If this new sensor is able to deliver cleaner images at ISO 1600 and 3200, that will be huge. I don’t expect the camera to compete with full frame sensors from Canon or Sony in terms high ISO performance, but if it can even get us halfway there, that will certainly shake things up a lot in the camera market.

In any case, the camera is offering a tremendous amount of value at the extremely competitive price tag of $5995. I don’t doubt they will find their way into the hands of countless filmmakers across the globe, just as the previous versions have.

Once I get a chance to actually shoot with the G2 (and compare it to the existing URSA Mini Pro 4.6K), I’ll be sure to do a follow up post. In the mean time, let me know your thoughts on the camera in the comments below!

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About Author

Noam Kroll is an award-winning Los Angeles based filmmaker, and the founder of the boutique production house, Creative Rebellion. His work can be seen at international film festivals, on network television, and in various publications across the globe. Follow Noam on Twitter, Instagram and Facebook for more content like this!

8 Comments

  • Trey
    March 5, 2019 at 9:01 pm

    I will be upgrading from my um46k.

    The only thing I have on my list of wants from a Blackmagic camera is even more DR and a lighter ursa mini 4.6k. With built in ND, the pro version has everything I need.

    I’m good on resolution. No need for 6k or 8k yet imo.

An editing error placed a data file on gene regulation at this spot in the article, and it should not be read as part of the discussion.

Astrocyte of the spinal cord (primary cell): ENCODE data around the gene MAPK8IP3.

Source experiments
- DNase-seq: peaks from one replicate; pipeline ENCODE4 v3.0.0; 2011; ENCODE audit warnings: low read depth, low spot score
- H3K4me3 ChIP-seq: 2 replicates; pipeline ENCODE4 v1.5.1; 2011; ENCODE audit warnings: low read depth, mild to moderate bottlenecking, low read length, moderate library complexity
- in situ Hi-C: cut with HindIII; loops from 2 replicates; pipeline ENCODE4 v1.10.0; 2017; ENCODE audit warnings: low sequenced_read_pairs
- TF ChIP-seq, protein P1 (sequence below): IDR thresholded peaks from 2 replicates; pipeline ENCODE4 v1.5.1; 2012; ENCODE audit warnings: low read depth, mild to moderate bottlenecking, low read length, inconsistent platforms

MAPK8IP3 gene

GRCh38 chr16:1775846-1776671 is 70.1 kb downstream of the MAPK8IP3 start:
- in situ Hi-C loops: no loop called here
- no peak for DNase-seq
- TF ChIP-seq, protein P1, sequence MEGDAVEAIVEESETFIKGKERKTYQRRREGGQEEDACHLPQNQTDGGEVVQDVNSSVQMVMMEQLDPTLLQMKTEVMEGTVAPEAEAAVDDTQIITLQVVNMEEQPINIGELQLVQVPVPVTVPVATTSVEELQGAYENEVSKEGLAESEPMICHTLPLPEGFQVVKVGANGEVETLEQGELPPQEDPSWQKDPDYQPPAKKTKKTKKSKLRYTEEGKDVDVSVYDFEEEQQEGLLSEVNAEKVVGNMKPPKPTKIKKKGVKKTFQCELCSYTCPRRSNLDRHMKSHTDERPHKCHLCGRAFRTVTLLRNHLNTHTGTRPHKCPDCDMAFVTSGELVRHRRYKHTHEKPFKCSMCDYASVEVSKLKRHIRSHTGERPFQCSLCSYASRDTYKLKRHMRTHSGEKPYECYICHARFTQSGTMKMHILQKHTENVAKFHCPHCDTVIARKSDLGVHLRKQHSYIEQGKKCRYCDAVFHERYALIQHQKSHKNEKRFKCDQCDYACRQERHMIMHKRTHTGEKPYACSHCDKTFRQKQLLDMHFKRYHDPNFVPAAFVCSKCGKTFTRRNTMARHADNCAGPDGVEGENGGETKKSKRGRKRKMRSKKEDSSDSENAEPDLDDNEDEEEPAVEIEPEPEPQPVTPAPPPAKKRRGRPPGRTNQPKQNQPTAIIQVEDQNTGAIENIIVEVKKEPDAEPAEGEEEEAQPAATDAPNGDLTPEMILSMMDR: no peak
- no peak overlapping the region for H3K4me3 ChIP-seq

I do think Dual ISO will be coming in the near future on a firmware upgrade.

    Reply
    • Noam Kroll
      May 17, 2019 at 9:38 pm

      Agree about the resolution! Congrats on the upgrade – hope you enjoy the G2.

      Reply
  • Naveed
    March 7, 2019 at 11:10 pm

    As a ursa mini pro user I’m not entirely sure what to make of the G2. It’s certainly not the kind of jump that involved the Ursa 4K to the 4.6k. I’m happy getting my slow mo at 60fps so the higher frame rate isn’t a big deal to me. I also think with BRAW lowlight performance isn’t the issue it once was with clean images at 1600 ISO now being easily achievable.

    This G2 is a nice to have but not a must have. I can’t see many BM fan boys upgrading their G1 cameras unless the new sensor delivers something sensational – which I doubt because the G1 sensor knocks it out of the park. If it came with a full frame sensor and a dual native ISO then that would tempt me. If anything this G2 seems to be very similar to a firmware updated G1 Ursa Mini Pro – generation 4 colour science – same ISO range and BRAW.

    No G2 envy from me unless the footage is something next level.

    Reply
    • Noam Kroll
      May 17, 2019 at 9:41 pm

      I hear you, Naveed. I imagine original Ursa Mini owners might be more tempted. But as you say, coming from a G1 it’s a much tougher sell.

      Reply
  • Andreas
    April 5, 2019 at 1:02 pm

    If the camera is able to deliver clean ISO 800 footage with low light, I will definitely buy one. Seems like the mini has finaly grown into a professional piece of gear….

    Reply
    • Noam Kroll
      May 17, 2019 at 10:00 pm

      It’s definitely feeling like a mature product at this point. Such a great camera!

      Reply
  • Tyson Maughan
    April 9, 2019 at 9:05 pm

    I need to say something about low-light camera work. It should be avoided at all costs. Cinematography isn’t shooting with available light. Practicals have always been props, never sources. Lighting is really the heart of what it means to be a Cinematographer, so this whole style of pushing cameras to 6400 and 12,400 ISO to get a “usable” image is completely against the art in my opinion. Do yourself a favor and rent some small inexpensive sources and try to shoot at the native ISO. You’d be surprised what you can get with an 800 ISO at a T2.0 You’ll learn more and be much happier with your image. I promise.

    Reply
    • Noam Kroll
      May 17, 2019 at 10:02 pm

      I could not agree with you more.

      Reply